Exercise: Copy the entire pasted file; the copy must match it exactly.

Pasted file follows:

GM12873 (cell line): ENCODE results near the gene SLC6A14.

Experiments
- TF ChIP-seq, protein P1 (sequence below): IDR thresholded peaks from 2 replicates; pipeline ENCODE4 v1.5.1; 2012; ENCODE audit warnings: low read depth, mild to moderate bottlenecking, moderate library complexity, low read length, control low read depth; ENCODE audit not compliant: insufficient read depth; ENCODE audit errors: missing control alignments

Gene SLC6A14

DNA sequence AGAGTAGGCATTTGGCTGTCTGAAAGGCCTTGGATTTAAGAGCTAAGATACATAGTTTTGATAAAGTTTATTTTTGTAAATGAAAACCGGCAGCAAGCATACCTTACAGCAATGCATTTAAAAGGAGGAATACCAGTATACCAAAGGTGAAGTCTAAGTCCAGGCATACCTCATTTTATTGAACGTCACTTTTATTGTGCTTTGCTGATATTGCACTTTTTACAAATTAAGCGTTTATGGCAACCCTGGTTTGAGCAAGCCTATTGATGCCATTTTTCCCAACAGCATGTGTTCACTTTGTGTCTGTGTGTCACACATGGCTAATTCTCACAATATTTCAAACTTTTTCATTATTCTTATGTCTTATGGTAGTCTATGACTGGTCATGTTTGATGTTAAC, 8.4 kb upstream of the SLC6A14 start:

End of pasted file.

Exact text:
GM12873 (cell line): ENCODE results near the gene SLC6A14.

Experiments
- TF ChIP-seq, protein P1 (sequence below): IDR thresholded peaks from 2 replicates; pipeline ENCODE4 v1.5.1; 2012; ENCODE audit warnings: low read depth, mild to moderate bottlenecking, moderate library complexity, low read length, control low read depth; ENCODE audit not compliant: insufficient read depth; ENCODE audit errors: missing control alignments

Gene SLC6A14

DNA sequence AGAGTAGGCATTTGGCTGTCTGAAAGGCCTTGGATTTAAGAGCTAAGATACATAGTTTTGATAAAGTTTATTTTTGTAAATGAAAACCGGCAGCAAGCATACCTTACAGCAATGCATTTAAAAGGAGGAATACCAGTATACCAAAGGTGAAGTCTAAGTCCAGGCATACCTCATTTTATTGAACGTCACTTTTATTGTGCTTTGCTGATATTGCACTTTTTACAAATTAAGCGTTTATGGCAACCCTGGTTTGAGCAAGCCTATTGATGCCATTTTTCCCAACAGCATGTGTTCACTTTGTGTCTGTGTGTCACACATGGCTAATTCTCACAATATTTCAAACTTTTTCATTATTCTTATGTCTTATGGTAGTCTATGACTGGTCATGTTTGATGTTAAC, 8.4 kb upstream of the SLC6A14 start: